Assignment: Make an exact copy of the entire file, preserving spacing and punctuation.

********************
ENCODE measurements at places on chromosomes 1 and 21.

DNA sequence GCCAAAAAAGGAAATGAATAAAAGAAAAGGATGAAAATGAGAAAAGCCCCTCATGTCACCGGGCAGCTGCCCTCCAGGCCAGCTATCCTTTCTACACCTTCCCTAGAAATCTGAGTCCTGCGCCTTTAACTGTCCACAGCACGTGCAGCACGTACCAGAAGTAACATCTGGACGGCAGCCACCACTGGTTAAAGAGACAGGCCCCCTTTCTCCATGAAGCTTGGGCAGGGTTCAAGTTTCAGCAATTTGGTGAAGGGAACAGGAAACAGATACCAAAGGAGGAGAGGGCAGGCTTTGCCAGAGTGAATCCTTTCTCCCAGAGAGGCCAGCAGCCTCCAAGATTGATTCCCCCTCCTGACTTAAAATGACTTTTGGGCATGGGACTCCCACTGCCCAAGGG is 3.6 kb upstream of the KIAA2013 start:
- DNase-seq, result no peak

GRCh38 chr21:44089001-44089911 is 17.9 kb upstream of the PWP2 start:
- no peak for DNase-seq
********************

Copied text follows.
ENCODE measurements at places on chromosomes 1 and 21.

DNA sequence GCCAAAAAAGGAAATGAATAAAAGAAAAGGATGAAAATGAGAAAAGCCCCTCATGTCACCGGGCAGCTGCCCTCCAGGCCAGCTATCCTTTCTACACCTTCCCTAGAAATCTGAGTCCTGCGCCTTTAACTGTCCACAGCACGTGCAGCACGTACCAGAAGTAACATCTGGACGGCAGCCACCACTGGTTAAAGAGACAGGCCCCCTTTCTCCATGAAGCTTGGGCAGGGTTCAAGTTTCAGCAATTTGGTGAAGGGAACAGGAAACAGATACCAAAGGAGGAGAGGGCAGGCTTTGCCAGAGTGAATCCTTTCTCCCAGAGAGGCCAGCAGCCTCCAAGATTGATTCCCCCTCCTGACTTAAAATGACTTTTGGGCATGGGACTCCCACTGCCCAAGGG is 3.6 kb upstream of the KIAA2013 start:
- DNase-seq, result no peak

GRCh38 chr21:44089001-44089911 is 17.9 kb upstream of the PWP2 start:
- no peak for DNase-seq